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Scripture and Poetic Imagination

My daughter turned six recently, and one of the gifts my husband and I gave her was a Bible. As I inscribed it, I had a moment of doubt: “What am I doing giving a child an ancient book that frequently features polygamy, patriarchy, and violence? And, at best, metaphors beyond our context! The Bible is really hard to understand! I’m still working through that! She’s only seen sheep once. And shepherds . . . never!” What I inscribed, however, was different and was an exercise in preaching to myself:

The Bible is one of the ways God talks to us. Sometimes it is hard to understand because it was written a long time ago. But we believe that the Holy Spirit gave these stories, poems, and letters to us, and the same Spirit can help us understand it today, personally and in community, through the work of many gifted men and women.

One of the challenges of worship in a society that is no longer biblically literate is the chasm that separates us from the Ancient Near East. North American Christians have the short end of the stick when it comes to understanding the culture, customs, and even landscape of our biblical faith ancestors. This is a significant consideration for preaching. It is also a consideration for how we may use scripture in worship.

Consider Psalm 133:
How very good and pleasant it is when kindred live together in unity!
It is like the precious oil on the head, running down upon the beard,
on the beard of Aaron, running down over the collar of his robes.
It is like the dew of Hermon, which falls on the mountains of Zion.
For there the Lord ordained his blessing, life forevermore. (NRSV)

The only part of this Psalm that may be immediately resonant with many North Americans may be the first sentence! All that oil, just pouring out . . . it sounds messy! Even within traditions that practice anointing, it’s with a little oil, not enough to pour down the collar of someone’s shirt! Whose job is it to wash Aaron’s robe? I feel sorry for her. And dew of Hermon? Zion . . . maybe folks know that. It’s some place that is a God-place, a holy place, right?

Do you see the challenge?

One way I have tried to provide meaning, outside the context of preaching or teaching, is to introduce poetic augmentations of Psalms within worship. One reader will read the biblical text, another a poetic contextualization of the dynamic meaning. For instance, when the scripture is introduced, a reader may say: “We’re going to hear God’s Word from Psalm 133. I (One) will read the biblical text, and Susan (Two) will speak a parallel poem in contemporary metaphors.”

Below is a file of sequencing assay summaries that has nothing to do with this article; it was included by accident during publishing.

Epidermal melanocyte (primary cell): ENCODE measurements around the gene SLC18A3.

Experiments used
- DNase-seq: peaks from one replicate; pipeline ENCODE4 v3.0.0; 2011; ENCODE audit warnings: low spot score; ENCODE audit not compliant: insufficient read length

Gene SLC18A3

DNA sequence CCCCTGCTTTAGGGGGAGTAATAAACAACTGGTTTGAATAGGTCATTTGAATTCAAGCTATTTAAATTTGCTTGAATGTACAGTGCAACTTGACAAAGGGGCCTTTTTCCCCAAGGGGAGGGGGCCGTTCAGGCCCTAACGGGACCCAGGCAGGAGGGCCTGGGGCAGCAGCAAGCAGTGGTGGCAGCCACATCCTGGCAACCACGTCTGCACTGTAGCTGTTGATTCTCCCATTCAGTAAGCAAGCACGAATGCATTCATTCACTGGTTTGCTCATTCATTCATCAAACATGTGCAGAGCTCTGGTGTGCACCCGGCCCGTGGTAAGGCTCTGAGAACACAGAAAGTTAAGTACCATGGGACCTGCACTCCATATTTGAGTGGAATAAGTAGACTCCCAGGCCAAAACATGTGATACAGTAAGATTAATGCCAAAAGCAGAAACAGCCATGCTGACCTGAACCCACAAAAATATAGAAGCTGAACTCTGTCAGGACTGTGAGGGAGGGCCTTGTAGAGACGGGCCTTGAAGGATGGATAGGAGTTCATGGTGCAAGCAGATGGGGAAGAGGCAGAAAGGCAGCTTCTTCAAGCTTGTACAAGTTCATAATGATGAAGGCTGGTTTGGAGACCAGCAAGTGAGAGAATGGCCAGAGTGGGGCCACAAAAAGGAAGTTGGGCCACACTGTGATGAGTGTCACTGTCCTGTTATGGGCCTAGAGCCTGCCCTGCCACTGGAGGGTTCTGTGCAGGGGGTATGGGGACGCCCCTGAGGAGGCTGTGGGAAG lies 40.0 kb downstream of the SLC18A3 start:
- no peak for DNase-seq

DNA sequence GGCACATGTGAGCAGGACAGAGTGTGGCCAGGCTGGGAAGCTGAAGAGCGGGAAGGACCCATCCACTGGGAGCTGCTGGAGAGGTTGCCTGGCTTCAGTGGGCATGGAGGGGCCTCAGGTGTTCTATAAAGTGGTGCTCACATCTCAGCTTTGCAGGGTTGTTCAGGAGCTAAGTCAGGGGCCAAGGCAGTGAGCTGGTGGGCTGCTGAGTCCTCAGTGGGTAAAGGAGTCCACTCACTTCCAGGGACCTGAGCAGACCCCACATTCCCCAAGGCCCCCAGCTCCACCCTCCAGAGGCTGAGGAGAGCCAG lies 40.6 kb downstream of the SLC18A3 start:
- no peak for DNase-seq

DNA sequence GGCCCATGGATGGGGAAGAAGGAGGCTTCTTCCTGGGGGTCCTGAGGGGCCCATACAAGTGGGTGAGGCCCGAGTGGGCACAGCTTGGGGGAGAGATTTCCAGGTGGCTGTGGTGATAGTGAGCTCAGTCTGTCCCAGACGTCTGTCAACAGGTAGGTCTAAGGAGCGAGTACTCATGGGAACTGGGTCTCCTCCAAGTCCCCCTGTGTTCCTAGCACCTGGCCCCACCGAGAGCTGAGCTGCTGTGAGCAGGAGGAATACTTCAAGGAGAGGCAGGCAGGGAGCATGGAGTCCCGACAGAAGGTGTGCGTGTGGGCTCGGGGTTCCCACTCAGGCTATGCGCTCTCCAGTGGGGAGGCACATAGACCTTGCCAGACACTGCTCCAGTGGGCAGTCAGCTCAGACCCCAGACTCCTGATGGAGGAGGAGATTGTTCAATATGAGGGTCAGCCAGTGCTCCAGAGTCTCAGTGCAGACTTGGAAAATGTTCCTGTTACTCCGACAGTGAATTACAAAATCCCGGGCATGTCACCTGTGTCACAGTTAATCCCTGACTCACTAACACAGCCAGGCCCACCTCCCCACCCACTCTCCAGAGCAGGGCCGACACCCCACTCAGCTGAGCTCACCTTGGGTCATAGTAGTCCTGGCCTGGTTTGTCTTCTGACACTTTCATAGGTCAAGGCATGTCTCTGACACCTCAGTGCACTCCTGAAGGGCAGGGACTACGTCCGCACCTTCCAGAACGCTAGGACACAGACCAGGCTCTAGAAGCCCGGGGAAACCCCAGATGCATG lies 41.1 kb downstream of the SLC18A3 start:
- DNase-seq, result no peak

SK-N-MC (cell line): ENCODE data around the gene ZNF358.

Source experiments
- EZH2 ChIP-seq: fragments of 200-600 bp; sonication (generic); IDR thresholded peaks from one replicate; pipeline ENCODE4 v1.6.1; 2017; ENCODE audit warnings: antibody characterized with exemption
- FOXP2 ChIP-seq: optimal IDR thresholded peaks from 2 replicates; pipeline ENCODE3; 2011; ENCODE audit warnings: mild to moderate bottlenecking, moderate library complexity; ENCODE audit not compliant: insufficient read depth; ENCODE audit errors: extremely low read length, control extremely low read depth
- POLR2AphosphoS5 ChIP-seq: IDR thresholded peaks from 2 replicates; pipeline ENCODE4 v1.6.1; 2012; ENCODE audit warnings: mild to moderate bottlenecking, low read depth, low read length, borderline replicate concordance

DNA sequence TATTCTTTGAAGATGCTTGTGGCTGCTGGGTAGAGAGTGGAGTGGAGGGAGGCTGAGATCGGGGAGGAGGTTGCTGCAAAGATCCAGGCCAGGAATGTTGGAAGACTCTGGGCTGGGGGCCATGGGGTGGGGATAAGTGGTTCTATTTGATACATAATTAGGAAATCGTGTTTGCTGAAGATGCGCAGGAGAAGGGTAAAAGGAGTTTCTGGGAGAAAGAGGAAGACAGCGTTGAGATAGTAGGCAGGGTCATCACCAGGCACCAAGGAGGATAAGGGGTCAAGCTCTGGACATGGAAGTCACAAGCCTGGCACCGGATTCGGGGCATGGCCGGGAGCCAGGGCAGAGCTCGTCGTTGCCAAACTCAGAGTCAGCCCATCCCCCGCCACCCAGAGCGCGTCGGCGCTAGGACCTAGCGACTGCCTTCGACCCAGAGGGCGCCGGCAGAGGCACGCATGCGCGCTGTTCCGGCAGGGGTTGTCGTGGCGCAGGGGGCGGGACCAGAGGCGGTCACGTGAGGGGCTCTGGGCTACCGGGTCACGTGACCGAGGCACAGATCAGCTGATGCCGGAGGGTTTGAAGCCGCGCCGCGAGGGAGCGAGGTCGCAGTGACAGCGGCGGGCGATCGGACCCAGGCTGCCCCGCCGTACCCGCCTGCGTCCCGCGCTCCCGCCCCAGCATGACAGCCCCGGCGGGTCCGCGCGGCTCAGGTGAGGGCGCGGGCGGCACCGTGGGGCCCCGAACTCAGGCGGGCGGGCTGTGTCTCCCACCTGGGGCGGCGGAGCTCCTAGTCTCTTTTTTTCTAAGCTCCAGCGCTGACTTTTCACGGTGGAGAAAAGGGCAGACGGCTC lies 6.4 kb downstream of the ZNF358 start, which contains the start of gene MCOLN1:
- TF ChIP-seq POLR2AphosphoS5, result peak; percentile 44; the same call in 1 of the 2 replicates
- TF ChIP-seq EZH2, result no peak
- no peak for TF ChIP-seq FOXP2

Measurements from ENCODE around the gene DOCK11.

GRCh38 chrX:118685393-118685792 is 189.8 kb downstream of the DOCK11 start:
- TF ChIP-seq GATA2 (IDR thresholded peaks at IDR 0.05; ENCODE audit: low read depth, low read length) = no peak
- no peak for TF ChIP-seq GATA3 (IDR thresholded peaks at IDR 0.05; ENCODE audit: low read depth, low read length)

One
How good and pleasant it is when God’s people live together in unity!

Two
How wonderful, how beautiful, when brothers and sisters get along!

One
It is like precious oil poured on the head, running down on the beard,
running down on Aaron’s beard, down on the collar of his robe.

Two
It’s like aged balsamic vinegar, sixty dollars an ounce,
poured on strawberries, fresh-picked this morning.

One
It is as if the dew of Hermon were falling on Mount Zion.

Two
It is like the perfect summer day at Lake Michigan, the hot, hot air, and the cold, cold water.

One & Two
For there the Lord bestows his blessing, even life forevermore. (NIV)

Two’s part may be different according to context (or season). Some people have never tasted expensive balsamic vinegar, or don’t even know where Lake Michigan is. But the sensation of blessedness, of healing, of refreshment within the community of believers, can be translated into any context. This is our blessed challenge!

I thought, as I wrote in my daughter’s Bible, about the gifted men and women God’s Spirit has used to help me understand the Bible. I thought of my Bible teachers at Regent College: Gordon Fee, Iain Provan, Rikk Watts. I thought of pastors who have taught me: Rob Peterson, Mary Hulst. I thought of authors who have inspired me to love and learn scripture: Kenneth Bailey, N.T. Wright, Madeline L’Engle.

Then I realized: I’m on that list, too. Just writing in my daughter’s Bible, I’m there. And I’m there, too, telling my children stories, preparing scripture for worship. And not just me, or folks on the list above: we are all the gifted men and woman God’s Spirit is using to help people understand and experience God through the Bible. How might the Spirit be calling us to communicate in ways that engage the church’s imagination?

(Another augmented Psalm Joy has adapted is Psalm 19, you can find it here on the Calvin Institute for Christian Worship website.)